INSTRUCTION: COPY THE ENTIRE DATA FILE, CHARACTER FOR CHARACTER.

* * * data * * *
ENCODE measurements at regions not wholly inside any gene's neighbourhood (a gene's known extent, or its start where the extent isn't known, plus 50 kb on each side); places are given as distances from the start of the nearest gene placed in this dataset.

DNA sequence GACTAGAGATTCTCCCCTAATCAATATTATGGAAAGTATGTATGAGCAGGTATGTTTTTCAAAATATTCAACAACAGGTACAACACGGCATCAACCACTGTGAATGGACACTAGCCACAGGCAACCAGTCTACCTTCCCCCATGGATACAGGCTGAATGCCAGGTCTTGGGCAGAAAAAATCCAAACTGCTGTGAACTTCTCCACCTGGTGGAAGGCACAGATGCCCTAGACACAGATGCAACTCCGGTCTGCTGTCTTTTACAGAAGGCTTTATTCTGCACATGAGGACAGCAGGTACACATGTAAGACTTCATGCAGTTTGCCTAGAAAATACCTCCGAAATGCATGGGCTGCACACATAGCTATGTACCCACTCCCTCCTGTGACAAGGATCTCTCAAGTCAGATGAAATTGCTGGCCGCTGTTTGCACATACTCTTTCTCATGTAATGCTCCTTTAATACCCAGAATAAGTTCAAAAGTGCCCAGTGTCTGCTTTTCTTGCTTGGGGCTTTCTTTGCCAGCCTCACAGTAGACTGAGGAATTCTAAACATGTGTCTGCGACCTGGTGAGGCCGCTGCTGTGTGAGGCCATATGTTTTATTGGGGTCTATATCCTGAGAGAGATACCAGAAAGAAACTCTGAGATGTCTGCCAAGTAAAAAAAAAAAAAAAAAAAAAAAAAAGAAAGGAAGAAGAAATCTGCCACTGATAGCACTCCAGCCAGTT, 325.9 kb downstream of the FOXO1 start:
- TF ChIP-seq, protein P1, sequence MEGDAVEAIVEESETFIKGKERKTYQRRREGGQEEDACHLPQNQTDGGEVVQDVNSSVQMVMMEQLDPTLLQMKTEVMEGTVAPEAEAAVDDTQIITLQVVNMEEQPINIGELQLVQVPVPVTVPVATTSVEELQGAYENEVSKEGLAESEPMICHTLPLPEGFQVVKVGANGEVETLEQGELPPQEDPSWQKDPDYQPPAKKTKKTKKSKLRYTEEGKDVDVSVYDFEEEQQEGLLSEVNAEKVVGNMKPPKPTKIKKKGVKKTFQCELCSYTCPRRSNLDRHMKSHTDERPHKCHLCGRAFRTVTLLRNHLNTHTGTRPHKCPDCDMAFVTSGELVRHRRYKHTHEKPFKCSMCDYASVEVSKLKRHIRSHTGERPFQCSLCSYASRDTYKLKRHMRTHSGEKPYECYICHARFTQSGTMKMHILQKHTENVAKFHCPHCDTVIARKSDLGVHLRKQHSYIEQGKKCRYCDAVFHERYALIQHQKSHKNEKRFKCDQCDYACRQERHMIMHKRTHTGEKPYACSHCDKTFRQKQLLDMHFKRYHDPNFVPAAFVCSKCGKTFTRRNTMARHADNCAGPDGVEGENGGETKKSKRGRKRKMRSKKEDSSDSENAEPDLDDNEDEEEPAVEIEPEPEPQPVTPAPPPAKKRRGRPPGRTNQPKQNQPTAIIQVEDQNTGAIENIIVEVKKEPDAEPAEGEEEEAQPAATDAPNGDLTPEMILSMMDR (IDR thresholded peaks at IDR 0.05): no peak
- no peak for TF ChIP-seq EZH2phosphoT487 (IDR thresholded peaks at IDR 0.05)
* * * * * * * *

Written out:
ENCODE measurements at regions not wholly inside any gene's neighbourhood (a gene's known extent, or its start where the extent isn't known, plus 50 kb on each side); places are given as distances from the start of the nearest gene placed in this dataset.

DNA sequence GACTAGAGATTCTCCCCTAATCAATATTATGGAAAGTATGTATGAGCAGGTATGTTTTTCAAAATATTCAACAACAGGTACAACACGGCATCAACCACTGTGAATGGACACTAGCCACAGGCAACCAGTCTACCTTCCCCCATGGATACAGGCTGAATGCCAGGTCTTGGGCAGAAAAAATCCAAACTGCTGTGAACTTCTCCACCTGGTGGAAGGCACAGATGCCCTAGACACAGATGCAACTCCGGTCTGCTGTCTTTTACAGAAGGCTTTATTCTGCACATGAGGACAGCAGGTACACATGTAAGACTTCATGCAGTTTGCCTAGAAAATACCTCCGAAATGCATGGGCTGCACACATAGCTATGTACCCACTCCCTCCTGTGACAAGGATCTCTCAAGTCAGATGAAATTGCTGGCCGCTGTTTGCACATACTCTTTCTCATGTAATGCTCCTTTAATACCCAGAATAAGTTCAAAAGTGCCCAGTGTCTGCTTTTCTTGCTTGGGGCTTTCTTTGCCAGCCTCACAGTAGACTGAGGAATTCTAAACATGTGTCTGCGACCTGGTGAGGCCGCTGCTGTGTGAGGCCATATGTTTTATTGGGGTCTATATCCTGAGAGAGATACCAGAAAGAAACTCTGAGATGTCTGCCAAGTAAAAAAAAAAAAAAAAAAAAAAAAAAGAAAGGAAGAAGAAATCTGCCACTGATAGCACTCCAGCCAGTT, 325.9 kb downstream of the FOXO1 start:
- TF ChIP-seq, protein P1, sequence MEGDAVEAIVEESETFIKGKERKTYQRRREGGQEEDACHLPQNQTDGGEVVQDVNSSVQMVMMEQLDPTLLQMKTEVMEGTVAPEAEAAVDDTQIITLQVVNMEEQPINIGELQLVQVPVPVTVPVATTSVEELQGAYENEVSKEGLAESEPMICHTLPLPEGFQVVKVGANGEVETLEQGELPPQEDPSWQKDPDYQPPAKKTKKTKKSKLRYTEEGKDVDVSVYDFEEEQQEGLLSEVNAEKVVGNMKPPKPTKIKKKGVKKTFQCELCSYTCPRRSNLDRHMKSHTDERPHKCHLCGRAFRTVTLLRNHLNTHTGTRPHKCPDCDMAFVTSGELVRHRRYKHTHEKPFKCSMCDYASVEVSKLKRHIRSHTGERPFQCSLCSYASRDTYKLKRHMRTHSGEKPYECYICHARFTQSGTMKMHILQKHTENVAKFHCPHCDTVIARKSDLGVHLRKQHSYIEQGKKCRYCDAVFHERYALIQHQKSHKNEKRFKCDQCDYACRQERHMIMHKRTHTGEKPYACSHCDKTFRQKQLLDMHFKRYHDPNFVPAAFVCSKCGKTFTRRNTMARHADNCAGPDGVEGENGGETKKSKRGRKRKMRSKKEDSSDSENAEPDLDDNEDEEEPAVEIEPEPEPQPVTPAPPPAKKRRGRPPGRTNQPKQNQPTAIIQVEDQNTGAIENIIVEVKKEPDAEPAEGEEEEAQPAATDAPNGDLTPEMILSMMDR (IDR thresholded peaks at IDR 0.05): no peak
- no peak for TF ChIP-seq EZH2phosphoT487 (IDR thresholded peaks at IDR 0.05)